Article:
2. Good. You will recall that Twitter censored The New York Post’s account of the incriminating Hunter Biden laptop being found because it claimed that the business memos, photos of a Hunter using illegal drugs, and other disturbing photos came from a “hacker,” when Twitter’s real objective was, it seems fair to conclude, to keep as many people as possible from learning about matters that might cause them not to vote for Hunter’s father. Now the computer repair company’s owner is  suing Twitter for $500,000,000.00 for libel, defamation, and ruining his business, claiming that the social media giant disparaged him.

3. One more reason to distrust the election results: President Donald Trump topped former President Barack Obama for the title of most admired man in America in Gallup’s 2020 survey. Trump had tied with Obama in 2019 while Obama beat him in 2017 and 2018. President Joe Biden came in third. Obama had been #1 since 2008.

Don’t you find this strange?

Continue reading

Boxing Day Ethics Warm-Up, 2020: A Tip, An Obituary, A Prank, A Tell, And A Slug

Gifts

Now this is a dedicated grandmother: my sister, who has been risk-averse her whole life, and who is my model of a Wuhan virus phobic, bought a used Winnebago, loaded up her old Havanese, and drove from Virginia to Los Angeles to spend Christmas and another three weeks with her son, his wife, and their seven month-old daughter. On the way cross country she parked her vehicle outside the homes of a series of strangers she was connected to by friends and friends of friends. Amazing.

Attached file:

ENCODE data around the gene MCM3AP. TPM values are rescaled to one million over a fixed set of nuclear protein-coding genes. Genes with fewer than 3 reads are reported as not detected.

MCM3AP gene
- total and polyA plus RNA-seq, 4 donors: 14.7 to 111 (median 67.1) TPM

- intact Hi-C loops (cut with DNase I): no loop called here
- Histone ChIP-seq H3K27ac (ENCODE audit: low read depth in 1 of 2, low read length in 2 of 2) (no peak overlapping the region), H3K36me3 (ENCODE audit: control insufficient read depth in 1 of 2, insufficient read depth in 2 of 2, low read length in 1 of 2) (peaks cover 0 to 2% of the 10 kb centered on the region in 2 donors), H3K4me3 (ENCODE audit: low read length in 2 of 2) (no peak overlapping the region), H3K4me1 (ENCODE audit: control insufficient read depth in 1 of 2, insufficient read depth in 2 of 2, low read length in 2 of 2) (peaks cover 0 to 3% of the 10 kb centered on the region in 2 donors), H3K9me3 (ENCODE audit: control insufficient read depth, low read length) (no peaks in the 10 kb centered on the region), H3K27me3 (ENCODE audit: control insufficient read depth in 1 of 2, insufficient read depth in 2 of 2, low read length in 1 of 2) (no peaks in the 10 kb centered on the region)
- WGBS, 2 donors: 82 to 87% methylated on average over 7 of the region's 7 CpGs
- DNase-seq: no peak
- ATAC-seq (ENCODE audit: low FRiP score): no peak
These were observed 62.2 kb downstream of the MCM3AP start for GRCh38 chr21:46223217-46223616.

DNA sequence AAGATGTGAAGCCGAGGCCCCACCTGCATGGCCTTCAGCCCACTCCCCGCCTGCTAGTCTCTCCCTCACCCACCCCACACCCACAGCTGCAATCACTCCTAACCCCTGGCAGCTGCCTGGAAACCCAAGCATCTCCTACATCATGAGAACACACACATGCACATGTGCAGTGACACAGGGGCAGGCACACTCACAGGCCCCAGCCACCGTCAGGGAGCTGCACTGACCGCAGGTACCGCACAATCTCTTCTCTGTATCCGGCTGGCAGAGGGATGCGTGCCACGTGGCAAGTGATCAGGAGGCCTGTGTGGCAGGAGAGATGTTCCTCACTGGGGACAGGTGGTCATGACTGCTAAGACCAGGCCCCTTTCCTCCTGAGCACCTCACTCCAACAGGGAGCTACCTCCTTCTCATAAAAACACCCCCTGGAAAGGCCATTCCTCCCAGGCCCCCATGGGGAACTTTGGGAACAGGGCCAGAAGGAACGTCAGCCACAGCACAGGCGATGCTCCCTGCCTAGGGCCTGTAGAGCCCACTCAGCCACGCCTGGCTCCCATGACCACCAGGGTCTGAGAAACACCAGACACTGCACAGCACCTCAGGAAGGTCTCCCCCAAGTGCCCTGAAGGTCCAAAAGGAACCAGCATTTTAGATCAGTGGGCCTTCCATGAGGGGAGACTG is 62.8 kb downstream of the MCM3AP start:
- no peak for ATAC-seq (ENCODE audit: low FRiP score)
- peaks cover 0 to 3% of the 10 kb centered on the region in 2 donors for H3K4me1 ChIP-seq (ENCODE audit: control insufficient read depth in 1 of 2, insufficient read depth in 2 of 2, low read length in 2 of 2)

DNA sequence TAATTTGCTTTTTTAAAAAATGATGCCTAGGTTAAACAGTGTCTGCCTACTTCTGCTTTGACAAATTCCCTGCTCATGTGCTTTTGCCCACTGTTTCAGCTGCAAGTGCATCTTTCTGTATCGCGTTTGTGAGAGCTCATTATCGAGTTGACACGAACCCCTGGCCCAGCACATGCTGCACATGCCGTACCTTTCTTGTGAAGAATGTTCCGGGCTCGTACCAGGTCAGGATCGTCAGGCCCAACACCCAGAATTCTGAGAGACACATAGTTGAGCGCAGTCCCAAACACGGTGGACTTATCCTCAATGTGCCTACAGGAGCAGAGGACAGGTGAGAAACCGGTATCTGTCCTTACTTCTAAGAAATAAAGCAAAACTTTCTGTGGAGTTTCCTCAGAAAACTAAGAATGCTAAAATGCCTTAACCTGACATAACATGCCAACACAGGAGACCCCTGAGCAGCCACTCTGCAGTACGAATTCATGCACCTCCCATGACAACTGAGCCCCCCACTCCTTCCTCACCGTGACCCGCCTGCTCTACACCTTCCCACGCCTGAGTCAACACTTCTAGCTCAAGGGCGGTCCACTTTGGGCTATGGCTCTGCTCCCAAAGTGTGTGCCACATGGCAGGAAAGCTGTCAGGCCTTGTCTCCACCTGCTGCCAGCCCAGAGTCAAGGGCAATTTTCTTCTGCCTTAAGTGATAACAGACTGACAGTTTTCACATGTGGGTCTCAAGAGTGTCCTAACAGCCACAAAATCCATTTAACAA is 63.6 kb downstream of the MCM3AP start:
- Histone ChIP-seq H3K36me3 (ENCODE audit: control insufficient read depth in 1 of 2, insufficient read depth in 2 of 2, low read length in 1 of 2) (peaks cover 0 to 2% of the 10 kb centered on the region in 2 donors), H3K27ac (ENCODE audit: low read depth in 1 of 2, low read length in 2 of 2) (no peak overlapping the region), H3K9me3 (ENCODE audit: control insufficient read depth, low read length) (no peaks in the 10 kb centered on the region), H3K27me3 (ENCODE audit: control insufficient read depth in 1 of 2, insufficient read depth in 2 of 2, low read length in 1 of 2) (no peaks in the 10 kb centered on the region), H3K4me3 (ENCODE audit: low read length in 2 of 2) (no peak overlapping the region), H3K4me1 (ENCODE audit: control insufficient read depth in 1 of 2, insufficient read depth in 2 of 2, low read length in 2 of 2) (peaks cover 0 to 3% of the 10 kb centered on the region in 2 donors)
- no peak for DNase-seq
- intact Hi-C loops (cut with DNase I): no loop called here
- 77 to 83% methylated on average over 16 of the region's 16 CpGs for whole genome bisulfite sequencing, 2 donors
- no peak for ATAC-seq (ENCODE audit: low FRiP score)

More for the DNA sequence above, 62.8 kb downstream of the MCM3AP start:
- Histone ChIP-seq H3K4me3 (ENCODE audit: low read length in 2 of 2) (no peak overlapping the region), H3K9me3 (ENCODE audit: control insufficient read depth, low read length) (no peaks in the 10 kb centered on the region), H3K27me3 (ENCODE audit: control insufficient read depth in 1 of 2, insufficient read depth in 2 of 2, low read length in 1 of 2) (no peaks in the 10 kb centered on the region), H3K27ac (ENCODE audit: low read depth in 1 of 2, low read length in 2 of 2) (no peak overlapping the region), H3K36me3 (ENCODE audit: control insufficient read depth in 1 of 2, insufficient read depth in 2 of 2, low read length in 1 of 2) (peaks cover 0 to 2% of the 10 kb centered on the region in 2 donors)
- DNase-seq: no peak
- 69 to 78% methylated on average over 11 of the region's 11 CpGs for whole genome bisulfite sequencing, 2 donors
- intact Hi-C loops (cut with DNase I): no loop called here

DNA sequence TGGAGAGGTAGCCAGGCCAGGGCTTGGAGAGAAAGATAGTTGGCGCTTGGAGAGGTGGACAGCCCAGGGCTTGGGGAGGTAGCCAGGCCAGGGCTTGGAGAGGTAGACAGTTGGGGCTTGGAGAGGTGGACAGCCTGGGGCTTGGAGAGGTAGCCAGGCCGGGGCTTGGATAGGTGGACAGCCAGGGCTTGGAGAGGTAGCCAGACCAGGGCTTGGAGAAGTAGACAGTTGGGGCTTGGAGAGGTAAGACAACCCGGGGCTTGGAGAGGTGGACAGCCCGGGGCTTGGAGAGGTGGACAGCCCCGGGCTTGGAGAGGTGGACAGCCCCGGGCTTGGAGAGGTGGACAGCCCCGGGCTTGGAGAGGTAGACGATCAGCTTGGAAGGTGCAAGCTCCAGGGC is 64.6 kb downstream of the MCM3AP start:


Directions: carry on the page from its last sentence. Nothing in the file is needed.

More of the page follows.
1. There seem to be a few of these Christmas Ethics Heroes every year. In Bartonsville, Illinois, an occasional restaurant customer on Christmas Eve morning left a 2,000 dollar tip—in cash—for the 19-person staff of the Bartonsville diner. The man didn’t even leave his full name, just “Tony,” though he is apparently the son of a regular who joined him for breakfast. “He just said, ‘Merry Christmas,'” the owner told reporters. “How generous of somebody to do that, especially somebody who doesn’t come in that often. Nobody was expecting it, that’s for sure.”

2. How do you write an obnoxious obituary? Here’s how you write an obnoxious obituary. The Lagacy.com. entry for Grace McDonough, who died on December 21, concludes with this gratuitous and graceless—no pun intended—text: